beets

Everyday Gardeners

greens from the garden

Floating row cover protected this Provencal mesclun mix from earlier snows and frosts.

Floating row cover protected this Provencal mesclun mix from earlier snows and frosts.

You can have fresh greens from the garden on the table for Thanksgiving dinner, even in central Iowa where the average first frost date arrives in early October. This year my yard was blanketed in snow on the 10th of October. Tender veggies such as the tomatoes and peppers turned to mush after that blast of cold. But other hardier crops continue to thrive despite sub-freezing weather.

I’ve been enjoying salads of chard and mesclun mix (a blend of lettuces and Asian greens) for the last several weeks, and expect to serve some up with the turkey and dressing at Thanksgiving when my family is visiting. I planted the mesclun mix in August, and covered it with floating row cover soon after it emerged, partly to protect it from marauding rabbits, and partly to prevent damage from frost.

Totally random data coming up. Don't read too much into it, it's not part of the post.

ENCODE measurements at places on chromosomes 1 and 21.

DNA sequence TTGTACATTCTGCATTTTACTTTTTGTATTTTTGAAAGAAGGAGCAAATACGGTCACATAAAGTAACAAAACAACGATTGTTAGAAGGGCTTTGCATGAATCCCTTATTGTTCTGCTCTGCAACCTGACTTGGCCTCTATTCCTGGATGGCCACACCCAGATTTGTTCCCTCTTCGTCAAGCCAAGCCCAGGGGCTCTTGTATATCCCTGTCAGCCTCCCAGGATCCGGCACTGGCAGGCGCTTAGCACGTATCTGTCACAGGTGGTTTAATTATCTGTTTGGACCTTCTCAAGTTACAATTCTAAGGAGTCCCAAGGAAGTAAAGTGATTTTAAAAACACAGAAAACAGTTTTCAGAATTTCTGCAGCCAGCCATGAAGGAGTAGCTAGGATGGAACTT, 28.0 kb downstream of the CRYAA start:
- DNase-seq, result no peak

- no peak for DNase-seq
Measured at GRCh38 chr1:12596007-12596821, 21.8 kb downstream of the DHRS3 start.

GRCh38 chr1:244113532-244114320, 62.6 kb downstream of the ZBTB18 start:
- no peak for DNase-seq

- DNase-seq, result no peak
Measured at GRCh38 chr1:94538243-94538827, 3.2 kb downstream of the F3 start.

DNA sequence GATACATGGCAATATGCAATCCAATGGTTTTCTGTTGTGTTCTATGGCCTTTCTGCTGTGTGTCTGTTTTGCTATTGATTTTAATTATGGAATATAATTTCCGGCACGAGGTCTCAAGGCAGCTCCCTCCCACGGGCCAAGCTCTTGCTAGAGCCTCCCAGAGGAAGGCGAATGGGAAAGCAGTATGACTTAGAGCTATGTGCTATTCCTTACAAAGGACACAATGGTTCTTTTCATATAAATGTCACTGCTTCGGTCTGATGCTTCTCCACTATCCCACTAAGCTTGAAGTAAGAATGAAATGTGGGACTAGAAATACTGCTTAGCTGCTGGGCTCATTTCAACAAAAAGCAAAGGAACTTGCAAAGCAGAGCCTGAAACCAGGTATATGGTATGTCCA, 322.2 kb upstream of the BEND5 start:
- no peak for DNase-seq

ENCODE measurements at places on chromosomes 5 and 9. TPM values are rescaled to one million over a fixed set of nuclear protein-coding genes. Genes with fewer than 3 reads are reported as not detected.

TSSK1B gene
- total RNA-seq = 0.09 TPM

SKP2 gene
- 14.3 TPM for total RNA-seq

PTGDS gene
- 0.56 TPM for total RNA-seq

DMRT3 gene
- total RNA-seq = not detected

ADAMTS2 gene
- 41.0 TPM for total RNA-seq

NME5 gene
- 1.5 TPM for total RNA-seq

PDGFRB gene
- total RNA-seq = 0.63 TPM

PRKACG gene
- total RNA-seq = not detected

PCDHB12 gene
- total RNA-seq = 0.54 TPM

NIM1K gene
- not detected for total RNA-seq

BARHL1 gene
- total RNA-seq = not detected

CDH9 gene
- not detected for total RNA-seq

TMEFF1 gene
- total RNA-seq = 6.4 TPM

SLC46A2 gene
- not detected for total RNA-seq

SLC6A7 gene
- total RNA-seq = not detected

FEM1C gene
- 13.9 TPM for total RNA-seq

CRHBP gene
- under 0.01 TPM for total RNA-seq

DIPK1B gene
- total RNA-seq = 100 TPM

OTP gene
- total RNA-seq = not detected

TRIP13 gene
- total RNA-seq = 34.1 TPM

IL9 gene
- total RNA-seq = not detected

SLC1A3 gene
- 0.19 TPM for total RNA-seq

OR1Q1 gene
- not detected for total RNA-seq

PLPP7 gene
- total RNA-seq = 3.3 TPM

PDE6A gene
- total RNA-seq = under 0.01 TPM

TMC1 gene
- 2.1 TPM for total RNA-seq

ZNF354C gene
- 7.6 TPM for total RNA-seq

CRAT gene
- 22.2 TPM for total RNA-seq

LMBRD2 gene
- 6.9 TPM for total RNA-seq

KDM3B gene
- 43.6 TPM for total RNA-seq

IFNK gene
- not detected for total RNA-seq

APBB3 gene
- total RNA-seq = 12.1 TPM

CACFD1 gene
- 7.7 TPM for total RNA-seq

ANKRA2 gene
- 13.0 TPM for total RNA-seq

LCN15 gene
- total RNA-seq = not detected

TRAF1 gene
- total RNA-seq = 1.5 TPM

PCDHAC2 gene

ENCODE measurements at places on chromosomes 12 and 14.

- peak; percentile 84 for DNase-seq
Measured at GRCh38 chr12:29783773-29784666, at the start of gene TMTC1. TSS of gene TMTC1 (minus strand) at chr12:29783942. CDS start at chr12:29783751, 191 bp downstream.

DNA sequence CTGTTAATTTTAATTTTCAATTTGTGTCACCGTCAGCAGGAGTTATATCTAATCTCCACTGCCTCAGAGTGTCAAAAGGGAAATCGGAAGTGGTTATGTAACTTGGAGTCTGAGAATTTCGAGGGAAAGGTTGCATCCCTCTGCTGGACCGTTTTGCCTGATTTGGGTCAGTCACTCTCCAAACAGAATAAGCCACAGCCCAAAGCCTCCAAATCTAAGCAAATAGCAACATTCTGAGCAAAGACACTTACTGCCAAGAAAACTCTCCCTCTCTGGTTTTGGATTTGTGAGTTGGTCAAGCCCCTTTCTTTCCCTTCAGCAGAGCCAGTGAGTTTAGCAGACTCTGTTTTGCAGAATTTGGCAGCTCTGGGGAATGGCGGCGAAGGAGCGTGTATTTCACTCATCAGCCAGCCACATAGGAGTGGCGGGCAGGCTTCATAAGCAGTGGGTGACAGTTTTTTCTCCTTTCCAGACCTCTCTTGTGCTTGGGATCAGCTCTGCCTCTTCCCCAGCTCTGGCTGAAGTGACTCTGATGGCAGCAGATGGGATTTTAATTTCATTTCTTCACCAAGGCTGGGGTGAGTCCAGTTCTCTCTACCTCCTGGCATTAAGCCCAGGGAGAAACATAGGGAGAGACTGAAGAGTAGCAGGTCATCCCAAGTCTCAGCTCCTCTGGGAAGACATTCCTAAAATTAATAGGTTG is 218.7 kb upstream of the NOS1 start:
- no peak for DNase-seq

Leaves of Bull's Blood beet add wonderful color to salads.

Leaves of Bull's Blood beet add wonderful color to salads.

I’ll add some Bull’s Blood beet greens to the salad to liven up the blend. I grow this beet almost exclusively for its brilliant red/maroon leaves, which are mild and tasty, especially during the cool weather of fall and spring.

BroccoliFresh broccoli is also on the menu. After I harvest the primary head, I let the side shoot sprout. They’ll continue to produce until temperatures dip into the low 20s F. These smaller heads easily fit into the vegetable steamer without needing to be chopped up. Flavor improves with the cool weather. And best yet, there’s no need to worry about closely examining the tight clusters for hidden worms! I prefer to get my Thanksgiving dinner protein source from turkey rather than cabbage loopers.